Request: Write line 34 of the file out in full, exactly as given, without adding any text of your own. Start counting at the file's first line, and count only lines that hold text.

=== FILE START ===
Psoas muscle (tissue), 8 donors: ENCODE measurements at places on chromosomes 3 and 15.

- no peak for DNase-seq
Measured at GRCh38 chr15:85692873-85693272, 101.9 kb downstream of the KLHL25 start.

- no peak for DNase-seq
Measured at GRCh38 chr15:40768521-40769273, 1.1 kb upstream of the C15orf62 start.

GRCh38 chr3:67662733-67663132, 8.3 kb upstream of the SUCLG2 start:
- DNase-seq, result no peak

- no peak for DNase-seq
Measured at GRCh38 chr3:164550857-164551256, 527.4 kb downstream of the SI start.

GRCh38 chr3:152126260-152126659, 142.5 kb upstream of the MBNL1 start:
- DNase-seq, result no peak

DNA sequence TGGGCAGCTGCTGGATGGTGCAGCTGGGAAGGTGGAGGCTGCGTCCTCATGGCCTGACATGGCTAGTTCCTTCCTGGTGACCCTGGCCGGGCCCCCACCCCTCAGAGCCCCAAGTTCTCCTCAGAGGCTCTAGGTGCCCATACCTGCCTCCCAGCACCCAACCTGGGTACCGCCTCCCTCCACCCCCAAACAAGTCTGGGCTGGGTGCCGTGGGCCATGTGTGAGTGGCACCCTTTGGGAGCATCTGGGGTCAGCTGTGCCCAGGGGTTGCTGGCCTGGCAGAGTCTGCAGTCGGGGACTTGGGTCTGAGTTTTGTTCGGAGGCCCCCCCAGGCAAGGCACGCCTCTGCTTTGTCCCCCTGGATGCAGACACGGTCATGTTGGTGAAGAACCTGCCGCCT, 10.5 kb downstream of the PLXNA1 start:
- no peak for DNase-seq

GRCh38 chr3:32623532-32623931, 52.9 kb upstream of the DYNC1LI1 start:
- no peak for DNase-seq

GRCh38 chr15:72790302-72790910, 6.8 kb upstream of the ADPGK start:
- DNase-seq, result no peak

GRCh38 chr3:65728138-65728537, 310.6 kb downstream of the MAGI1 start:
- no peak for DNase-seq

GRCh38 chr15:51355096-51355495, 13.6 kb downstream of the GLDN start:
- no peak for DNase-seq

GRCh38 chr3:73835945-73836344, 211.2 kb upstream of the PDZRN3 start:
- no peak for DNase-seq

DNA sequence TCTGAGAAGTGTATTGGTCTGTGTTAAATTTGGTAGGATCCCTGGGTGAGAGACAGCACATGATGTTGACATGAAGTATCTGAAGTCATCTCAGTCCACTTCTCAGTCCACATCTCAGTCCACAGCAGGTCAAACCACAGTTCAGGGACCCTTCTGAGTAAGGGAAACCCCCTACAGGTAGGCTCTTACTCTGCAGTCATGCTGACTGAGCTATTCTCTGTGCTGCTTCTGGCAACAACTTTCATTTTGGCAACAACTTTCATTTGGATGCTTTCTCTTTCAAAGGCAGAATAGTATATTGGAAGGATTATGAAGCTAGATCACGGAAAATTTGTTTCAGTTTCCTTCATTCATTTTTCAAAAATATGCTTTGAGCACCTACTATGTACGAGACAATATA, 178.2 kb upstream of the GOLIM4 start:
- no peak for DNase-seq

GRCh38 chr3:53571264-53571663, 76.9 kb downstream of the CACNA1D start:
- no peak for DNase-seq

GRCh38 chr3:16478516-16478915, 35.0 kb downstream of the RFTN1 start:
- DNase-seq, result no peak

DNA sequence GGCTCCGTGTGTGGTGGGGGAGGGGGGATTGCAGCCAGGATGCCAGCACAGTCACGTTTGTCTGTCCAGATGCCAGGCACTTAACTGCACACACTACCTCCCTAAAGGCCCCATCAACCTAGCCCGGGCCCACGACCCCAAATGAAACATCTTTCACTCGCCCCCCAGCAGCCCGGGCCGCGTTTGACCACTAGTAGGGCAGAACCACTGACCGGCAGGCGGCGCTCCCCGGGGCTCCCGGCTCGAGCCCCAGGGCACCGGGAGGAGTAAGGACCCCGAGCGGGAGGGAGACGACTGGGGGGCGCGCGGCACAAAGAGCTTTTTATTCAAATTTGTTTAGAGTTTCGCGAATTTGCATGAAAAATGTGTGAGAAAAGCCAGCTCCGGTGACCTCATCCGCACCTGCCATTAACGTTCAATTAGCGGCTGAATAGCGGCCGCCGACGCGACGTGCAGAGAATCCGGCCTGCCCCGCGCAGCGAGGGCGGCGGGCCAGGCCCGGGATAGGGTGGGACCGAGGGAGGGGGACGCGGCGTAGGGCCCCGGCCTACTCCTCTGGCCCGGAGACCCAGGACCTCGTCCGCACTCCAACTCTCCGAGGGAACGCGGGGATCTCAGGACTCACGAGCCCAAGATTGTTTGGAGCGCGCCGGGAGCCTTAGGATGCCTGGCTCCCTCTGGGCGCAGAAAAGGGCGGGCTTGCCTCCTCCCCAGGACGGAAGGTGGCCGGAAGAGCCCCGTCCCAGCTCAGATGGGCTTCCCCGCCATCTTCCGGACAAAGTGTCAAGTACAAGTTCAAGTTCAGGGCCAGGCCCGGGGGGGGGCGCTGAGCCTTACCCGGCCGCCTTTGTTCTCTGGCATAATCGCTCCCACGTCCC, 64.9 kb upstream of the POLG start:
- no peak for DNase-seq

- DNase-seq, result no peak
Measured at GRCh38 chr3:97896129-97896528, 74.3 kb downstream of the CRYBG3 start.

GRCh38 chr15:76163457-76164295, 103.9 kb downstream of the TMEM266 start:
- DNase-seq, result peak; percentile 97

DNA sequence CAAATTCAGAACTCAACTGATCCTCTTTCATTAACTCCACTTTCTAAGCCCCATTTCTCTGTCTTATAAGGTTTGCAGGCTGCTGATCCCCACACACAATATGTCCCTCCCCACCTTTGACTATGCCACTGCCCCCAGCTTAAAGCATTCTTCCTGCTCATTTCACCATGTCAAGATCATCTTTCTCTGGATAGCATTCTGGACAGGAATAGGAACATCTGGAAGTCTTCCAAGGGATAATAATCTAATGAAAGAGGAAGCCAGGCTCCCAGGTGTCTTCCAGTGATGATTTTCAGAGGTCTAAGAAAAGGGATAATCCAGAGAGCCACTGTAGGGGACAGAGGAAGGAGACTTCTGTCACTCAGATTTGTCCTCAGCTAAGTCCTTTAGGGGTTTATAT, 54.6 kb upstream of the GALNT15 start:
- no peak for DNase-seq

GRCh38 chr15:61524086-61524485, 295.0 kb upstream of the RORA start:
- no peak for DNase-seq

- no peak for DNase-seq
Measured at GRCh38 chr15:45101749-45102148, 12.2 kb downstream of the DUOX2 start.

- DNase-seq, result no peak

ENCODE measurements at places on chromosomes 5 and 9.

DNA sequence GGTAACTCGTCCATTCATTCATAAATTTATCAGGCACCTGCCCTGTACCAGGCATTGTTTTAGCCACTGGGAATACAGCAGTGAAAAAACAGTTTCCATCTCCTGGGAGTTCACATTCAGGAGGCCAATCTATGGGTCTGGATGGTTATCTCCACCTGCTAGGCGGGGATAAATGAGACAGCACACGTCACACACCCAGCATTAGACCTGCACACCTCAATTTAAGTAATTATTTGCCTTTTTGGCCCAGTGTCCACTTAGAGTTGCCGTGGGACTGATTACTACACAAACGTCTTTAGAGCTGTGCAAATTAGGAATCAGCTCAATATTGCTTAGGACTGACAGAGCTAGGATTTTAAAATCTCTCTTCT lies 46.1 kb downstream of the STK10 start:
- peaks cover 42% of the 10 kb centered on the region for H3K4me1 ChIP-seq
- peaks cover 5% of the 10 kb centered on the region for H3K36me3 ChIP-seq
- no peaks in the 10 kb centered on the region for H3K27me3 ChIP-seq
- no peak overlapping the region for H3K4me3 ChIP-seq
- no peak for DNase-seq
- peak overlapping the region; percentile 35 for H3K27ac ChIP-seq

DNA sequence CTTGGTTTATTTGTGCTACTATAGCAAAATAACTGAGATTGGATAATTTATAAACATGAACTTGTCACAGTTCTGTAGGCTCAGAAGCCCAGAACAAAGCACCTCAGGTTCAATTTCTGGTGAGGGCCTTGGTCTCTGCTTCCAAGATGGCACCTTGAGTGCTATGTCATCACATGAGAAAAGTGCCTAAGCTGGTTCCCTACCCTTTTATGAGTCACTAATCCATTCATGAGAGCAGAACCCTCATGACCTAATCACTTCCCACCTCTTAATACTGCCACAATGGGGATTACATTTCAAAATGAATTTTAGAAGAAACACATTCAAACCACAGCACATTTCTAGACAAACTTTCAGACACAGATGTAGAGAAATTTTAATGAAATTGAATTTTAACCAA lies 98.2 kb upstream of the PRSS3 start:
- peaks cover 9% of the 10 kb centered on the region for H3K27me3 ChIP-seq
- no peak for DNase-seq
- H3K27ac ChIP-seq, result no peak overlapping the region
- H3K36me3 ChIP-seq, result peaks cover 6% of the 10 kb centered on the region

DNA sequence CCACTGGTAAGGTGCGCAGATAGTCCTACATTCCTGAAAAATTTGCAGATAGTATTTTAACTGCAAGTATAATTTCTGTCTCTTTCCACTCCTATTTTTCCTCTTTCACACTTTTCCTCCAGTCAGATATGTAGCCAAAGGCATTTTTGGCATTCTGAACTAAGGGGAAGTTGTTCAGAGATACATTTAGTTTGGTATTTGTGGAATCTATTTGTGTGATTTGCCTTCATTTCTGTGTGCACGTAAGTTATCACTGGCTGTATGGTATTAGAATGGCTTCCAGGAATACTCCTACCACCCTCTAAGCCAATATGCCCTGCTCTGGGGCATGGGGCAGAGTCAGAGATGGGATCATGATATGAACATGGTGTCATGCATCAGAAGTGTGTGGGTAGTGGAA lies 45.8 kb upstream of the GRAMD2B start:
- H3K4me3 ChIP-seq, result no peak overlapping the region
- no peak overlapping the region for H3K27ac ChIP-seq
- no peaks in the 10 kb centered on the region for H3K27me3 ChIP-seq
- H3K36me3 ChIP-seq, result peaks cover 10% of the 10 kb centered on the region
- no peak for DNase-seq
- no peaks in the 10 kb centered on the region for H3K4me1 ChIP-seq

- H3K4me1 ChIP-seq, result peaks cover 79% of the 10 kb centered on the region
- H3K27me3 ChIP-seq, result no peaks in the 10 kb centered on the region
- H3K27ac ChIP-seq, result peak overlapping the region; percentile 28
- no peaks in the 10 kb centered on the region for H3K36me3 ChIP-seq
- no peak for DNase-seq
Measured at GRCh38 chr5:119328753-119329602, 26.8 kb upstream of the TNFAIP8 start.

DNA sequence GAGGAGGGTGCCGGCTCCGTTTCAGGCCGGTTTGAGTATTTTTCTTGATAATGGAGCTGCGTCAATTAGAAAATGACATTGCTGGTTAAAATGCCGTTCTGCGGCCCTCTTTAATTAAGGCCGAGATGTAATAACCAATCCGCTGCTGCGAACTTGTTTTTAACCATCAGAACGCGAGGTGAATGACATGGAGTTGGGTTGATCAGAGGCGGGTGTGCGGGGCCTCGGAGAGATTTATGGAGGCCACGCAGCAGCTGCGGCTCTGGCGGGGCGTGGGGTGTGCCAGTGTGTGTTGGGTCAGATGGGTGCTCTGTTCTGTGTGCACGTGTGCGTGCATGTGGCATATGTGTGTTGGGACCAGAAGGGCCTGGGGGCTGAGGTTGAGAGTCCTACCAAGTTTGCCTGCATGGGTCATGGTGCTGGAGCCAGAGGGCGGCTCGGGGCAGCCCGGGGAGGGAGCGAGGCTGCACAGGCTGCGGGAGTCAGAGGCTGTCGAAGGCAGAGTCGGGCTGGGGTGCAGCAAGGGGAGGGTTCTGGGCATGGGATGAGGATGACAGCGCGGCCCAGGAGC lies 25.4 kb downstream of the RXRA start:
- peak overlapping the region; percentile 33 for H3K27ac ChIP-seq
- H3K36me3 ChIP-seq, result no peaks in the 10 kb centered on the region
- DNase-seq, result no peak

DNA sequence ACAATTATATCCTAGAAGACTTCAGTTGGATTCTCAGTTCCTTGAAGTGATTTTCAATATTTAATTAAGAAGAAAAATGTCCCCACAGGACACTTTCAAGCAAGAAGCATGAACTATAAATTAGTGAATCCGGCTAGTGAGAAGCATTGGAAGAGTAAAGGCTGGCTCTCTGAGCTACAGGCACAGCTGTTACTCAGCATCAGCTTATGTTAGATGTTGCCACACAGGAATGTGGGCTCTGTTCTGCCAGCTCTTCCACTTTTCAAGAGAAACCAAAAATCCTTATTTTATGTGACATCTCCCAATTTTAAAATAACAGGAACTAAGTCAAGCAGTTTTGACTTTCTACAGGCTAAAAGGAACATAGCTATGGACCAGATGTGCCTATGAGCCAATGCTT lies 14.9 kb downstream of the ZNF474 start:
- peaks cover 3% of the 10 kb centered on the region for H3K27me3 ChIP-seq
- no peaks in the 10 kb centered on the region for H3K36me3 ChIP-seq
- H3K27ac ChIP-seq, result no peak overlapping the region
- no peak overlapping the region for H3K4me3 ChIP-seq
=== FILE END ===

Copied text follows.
GRCh38 chr15:76163457-76164295, 103.9 kb downstream of the TMEM266 start: